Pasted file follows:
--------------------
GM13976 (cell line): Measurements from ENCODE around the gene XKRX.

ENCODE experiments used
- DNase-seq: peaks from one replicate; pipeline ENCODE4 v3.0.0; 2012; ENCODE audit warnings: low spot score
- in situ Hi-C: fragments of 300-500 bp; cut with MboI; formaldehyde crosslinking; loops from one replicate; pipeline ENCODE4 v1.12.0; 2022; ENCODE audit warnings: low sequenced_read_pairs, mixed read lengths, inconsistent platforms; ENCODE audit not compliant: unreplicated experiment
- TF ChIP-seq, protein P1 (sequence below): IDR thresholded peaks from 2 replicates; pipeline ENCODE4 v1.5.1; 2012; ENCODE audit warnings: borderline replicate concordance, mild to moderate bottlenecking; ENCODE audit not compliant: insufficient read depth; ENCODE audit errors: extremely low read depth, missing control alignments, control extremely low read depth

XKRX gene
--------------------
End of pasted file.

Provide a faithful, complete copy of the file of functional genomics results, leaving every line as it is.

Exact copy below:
GM13976 (cell line): Measurements from ENCODE around the gene XKRX.

ENCODE experiments used
- DNase-seq: peaks from one replicate; pipeline ENCODE4 v3.0.0; 2012; ENCODE audit warnings: low spot score
- in situ Hi-C: fragments of 300-500 bp; cut with MboI; formaldehyde crosslinking; loops from one replicate; pipeline ENCODE4 v1.12.0; 2022; ENCODE audit warnings: low sequenced_read_pairs, mixed read lengths, inconsistent platforms; ENCODE audit not compliant: unreplicated experiment
- TF ChIP-seq, protein P1 (sequence below): IDR thresholded peaks from 2 replicates; pipeline ENCODE4 v1.5.1; 2012; ENCODE audit warnings: borderline replicate concordance, mild to moderate bottlenecking; ENCODE audit not compliant: insufficient read depth; ENCODE audit errors: extremely low read depth, missing control alignments, control extremely low read depth

XKRX gene